August 27, 2014
Zimbabwe coach Stephen Mangongo has denied excessive heavy handedness in the suspension of Tinashe Panyangara from the national squad. Panyangara will not feature in the remainder of the triangular series against Australia and South Africa after what ZC's press release described as "indiscipline" and what Mangongo explained as being "unacceptable by any stretch of the imagination."
Panyangara's crime was sharing a video with his team-mates via WhatsApp of Mitchell Johnson battering England with a barrage of short balls ."In any sport, to post a video of the opposition annihilating another team will not be tolerated. I was perplexed that a senior bowler behaved in such a childish manner," Mangongo told ESPNcricinfo. "On the eve of such a serious match, you don't do that."
Zimbabwe's batsmen have been concerned with the reputation of opposition bowlers from the start of their incoming tours this winter. Some were concerned about whether Dale Steyn would play for South Africa during the one-off Test. They had heard that the speedster may be rested and were hopeful they would not have face him. Steyn played and claimed a five-for but Zimbabwe's batsmen acquitted themselves fairly well against him.
However, during the opening game of the tri-series on Monday, Zimbabwe's batsmen were hesitant to put bat to ball if it came out of Johnson's hand. Johnson conceded seven runs in six overs along with striking Elton Chigumbura on the helmet in the dying stages of the matches. Mangongo was concerned Panyangara's sharing of the video contributed to Zimbabwe's apprehension.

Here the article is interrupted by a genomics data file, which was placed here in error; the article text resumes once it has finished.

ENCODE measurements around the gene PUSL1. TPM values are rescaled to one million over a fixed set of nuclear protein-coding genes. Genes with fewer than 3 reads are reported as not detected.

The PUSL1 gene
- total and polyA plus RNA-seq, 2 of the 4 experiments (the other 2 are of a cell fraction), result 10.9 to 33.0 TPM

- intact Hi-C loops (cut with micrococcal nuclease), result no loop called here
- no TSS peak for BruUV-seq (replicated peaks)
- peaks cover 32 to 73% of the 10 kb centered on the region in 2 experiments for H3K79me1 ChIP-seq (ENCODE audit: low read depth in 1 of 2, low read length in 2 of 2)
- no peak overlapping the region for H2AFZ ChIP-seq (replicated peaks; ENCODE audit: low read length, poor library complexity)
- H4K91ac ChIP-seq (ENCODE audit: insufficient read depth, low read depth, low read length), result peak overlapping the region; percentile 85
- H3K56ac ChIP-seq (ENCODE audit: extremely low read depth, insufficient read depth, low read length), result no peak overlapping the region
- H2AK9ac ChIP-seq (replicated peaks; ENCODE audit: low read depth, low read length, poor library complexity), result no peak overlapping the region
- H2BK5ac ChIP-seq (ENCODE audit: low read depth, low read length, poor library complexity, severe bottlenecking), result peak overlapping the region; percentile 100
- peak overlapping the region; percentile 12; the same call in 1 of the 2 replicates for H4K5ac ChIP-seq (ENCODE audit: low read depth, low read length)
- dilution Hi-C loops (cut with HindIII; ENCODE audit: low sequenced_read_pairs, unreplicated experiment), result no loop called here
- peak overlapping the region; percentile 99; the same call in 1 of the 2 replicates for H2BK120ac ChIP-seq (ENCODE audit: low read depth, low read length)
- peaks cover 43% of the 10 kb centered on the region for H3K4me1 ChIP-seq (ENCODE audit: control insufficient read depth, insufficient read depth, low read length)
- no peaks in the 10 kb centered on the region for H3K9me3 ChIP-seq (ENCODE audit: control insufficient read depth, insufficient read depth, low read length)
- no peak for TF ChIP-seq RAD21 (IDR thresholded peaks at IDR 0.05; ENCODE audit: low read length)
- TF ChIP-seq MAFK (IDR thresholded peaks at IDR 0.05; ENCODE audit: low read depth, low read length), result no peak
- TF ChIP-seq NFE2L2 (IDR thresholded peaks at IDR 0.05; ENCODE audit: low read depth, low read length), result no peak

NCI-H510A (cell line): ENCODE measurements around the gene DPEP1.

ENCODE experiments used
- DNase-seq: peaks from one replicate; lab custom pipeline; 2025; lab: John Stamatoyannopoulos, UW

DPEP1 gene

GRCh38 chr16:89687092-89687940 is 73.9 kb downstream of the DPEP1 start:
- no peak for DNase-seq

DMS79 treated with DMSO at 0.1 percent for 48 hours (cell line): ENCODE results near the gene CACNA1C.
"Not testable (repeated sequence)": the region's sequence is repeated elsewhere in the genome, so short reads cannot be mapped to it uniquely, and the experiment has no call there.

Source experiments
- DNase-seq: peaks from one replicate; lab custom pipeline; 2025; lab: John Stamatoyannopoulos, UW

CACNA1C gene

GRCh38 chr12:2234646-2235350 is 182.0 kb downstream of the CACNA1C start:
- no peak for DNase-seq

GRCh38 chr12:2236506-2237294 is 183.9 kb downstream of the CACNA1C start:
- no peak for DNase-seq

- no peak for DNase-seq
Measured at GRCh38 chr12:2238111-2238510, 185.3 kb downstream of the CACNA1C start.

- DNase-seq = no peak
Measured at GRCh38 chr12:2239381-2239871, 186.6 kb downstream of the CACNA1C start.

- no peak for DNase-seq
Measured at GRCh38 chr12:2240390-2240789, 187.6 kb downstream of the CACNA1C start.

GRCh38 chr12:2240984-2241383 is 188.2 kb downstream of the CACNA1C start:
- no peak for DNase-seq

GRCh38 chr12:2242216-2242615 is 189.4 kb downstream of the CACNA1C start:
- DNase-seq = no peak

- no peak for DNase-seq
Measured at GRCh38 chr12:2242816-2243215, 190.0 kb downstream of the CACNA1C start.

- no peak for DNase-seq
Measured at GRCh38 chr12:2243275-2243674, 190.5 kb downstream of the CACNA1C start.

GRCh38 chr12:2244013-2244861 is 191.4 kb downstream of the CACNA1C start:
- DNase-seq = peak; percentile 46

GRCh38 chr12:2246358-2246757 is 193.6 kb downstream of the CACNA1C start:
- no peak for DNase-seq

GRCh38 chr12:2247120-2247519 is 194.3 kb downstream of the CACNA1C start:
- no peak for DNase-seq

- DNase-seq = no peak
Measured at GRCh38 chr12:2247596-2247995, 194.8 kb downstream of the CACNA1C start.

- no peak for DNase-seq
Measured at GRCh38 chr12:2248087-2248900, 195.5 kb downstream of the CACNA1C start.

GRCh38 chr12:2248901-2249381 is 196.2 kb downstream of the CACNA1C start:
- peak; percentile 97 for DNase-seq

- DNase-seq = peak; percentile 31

Mangongo said he was "not making an example of Panyangara, just taking action where it needed to be taken" and that Panyangara had "not been banned. After the tri-series, he will be back and that's it." Zimbabwe's next assignment is against Bangladesh in October and Panyangara is currently training with the A side in preparation for that.
Before that, Zimbabwe have at least three more matches in the ongoing series but will have to do without Panyangara, their most experienced frontline bowler. But Mangongo did not see Panyangara's unavailability as a decisive factor.
"We have eight other bowlers so I am not worried about who comes in or who goes out; we have heavy competition in the bowling department," he said. "There are not vast differences between the bowlers we have. We are not going to be missing Dale Steyn. Tinashe conceded more runs in Harare than he did in Bulawayo."
While some of the bowlers Mangongo referred to are already in the XI, the other options to replace Panyangara are uncapped Cuthburt Musoko, teenager Luke Jongwe, Neville Madziva, who made his debut last week or Shingi Masakadza and Brian Vitori, who are both struggling for form. Even that reality does not bother Mangongo. "We are a work in progress and we are playing against the big operators in world cricket. We are determined to improve so that is what we are working on," he said. "And we are working very hard."
Zimbabwe had a rest day on Tuesday but four members of the squad reported to practice, which Mangongo took as a sign of their commitment. "Brendan Taylor was at the head of that group so that was pleasing to see," Mangongo said. "Everybody is working hard and trying to improve. We cannot fold our arms and do nothing; if we do that, we are not doing our jobs."
Mangongo's sunshine outlook is overshadowed by the mood in the team camp. Insiders have revealed morale is floundering and the unhappiness with Mangongo's strict methods growing. "He is abusing his power beyond comprehension," an insider said. "There is every chance the players will protest at some stage but for now, they are just waiting to see whether anything will change."
Apart from Panyangara's suspension, Mangongo has also enforced strict disciplinary measures including a curfew and shown no mercy to underperforming players, even stalwarts. Taylor was dropped for the final match against South Africa after scoring just 20 runs in the previous two games while Vusi Sibanda has been put on the sidelines twice in the last month. "Nobody is safe" is Mangongo's mantra and this time, it was Panyangara's turn to learn that.
Firdose Moonda is ESPNcricinfo's South Africa correspondentFeeds: Firdose Moonda
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